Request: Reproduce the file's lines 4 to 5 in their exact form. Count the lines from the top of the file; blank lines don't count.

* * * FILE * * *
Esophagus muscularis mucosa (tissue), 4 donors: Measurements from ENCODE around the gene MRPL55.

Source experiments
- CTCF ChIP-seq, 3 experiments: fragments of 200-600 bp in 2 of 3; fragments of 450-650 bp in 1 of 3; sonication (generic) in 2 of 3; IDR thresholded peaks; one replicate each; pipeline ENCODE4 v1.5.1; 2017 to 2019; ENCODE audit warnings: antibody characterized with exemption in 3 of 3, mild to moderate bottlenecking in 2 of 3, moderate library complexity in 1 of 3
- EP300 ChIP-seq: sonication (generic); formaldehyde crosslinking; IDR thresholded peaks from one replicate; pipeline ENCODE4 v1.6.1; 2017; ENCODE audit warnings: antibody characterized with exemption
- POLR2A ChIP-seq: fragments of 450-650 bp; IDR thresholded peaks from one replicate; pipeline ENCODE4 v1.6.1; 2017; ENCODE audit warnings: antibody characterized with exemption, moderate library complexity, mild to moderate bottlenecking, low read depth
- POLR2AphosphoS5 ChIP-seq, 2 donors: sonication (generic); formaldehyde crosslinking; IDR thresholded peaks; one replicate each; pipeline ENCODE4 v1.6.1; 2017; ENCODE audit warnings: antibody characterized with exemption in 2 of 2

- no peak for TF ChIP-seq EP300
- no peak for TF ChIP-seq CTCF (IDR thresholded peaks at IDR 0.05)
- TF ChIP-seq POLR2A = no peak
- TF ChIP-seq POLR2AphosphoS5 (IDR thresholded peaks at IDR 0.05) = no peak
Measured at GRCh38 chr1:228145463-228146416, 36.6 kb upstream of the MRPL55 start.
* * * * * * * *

- EP300 ChIP-seq: sonication (generic); formaldehyde crosslinking; IDR thresholded peaks from one replicate; pipeline ENCODE4 v1.6.1; 2017; ENCODE audit warnings: antibody characterized with exemption
- POLR2A ChIP-seq: fragments of 450-650 bp; IDR thresholded peaks from one replicate; pipeline ENCODE4 v1.6.1; 2017; ENCODE audit warnings: antibody characterized with exemption, moderate library complexity, mild to moderate bottlenecking, low read depth